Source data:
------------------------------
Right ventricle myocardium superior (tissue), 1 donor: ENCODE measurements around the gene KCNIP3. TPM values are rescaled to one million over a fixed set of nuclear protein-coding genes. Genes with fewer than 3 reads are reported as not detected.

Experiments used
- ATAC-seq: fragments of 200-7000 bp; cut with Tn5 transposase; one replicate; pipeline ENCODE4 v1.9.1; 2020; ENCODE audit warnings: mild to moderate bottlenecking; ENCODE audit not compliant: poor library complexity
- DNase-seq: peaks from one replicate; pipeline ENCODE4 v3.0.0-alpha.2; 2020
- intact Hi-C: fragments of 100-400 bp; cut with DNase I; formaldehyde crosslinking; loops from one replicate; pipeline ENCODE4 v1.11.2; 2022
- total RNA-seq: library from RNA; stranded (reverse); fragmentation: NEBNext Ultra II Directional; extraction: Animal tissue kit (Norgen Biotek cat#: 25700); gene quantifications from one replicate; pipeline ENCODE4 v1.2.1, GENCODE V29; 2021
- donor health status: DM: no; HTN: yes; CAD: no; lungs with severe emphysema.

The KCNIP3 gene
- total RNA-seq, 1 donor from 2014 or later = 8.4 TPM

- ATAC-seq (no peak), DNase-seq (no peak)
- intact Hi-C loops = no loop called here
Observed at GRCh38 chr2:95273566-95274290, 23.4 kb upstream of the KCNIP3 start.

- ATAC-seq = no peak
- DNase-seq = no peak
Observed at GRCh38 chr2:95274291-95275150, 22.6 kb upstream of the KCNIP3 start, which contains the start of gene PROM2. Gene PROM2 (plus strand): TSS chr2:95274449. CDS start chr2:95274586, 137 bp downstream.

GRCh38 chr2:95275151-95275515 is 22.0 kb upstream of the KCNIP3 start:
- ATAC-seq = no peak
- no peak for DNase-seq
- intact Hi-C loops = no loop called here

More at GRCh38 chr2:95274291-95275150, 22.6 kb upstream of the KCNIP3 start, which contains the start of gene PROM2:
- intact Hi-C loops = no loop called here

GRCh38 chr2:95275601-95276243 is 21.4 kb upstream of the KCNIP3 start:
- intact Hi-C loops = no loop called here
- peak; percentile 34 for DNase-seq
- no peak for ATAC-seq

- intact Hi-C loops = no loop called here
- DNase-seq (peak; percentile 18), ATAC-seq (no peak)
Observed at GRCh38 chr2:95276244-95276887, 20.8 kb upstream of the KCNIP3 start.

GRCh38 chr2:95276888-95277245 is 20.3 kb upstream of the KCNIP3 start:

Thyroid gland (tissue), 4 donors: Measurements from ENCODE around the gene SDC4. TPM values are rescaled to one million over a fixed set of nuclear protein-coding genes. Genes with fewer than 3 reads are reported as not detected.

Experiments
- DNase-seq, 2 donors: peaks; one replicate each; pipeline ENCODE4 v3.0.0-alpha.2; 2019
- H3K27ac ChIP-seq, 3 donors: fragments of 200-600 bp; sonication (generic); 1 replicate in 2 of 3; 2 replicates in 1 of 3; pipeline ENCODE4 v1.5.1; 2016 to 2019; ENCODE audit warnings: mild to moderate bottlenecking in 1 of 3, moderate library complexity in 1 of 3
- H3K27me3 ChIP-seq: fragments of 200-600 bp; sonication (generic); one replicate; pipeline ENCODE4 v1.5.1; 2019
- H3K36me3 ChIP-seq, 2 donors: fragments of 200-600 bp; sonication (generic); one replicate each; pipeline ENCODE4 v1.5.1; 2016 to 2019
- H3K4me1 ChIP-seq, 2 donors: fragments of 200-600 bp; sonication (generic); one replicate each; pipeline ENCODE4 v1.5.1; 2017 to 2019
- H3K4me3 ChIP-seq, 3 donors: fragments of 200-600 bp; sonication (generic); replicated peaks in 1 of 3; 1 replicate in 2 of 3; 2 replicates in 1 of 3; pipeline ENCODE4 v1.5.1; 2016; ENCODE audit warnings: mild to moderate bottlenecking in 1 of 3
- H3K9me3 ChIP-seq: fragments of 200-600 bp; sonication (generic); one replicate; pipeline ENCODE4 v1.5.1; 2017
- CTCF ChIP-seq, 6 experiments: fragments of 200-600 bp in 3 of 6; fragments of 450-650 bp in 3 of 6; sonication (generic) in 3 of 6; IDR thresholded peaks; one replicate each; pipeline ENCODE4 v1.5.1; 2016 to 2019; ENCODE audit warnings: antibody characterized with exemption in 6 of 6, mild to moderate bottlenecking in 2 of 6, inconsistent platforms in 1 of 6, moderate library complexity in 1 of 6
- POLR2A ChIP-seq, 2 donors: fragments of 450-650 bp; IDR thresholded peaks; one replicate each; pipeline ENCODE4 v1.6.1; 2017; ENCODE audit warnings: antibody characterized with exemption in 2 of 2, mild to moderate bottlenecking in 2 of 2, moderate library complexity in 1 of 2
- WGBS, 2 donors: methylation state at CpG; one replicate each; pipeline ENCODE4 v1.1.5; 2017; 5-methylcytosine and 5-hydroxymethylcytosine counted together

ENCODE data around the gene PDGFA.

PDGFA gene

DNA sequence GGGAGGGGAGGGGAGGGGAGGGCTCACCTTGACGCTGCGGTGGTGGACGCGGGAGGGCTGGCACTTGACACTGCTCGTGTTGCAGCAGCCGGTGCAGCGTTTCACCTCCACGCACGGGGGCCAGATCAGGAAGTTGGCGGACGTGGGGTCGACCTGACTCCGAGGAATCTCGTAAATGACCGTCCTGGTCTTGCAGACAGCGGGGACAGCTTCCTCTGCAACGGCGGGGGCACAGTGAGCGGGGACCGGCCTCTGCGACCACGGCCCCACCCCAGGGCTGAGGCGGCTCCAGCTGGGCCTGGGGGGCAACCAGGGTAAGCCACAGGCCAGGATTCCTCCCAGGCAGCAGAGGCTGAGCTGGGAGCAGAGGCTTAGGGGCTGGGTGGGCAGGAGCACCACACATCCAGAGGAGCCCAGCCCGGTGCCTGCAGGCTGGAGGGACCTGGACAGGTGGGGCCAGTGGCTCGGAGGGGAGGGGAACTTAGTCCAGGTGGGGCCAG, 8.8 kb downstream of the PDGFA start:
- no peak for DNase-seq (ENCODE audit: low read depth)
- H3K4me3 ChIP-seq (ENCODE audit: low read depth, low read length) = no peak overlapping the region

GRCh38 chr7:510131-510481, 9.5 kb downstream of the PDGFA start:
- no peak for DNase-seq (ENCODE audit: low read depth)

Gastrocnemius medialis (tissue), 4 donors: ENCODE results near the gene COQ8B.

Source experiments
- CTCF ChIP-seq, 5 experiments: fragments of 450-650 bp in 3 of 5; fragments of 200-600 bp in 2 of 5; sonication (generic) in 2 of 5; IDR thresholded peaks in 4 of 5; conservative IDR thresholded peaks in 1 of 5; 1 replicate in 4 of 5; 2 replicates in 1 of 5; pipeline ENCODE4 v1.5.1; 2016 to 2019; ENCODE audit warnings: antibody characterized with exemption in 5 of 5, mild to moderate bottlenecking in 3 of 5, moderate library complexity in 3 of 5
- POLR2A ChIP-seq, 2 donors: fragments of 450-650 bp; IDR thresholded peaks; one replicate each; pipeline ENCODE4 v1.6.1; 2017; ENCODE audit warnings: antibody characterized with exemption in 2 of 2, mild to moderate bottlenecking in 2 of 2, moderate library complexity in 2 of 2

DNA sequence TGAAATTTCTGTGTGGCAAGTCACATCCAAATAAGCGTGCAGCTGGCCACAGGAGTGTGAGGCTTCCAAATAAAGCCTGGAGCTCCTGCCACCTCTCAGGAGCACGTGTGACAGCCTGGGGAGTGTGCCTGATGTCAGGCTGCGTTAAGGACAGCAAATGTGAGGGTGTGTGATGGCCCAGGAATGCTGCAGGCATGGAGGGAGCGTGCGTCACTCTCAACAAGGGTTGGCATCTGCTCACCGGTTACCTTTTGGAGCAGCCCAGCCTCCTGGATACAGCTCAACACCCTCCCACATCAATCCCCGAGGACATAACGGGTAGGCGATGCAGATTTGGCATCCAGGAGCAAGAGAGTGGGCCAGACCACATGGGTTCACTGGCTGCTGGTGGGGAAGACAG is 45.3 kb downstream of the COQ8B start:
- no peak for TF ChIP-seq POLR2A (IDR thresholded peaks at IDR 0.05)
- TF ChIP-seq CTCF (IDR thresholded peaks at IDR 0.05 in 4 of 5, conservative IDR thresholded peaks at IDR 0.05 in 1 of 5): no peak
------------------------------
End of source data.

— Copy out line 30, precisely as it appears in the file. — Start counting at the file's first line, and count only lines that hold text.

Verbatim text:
Thyroid gland (tissue), 4 donors: Measurements from ENCODE around the gene SDC4. TPM values are rescaled to one million over a fixed set of nuclear protein-coding genes. Genes with fewer than 3 reads are reported as not detected.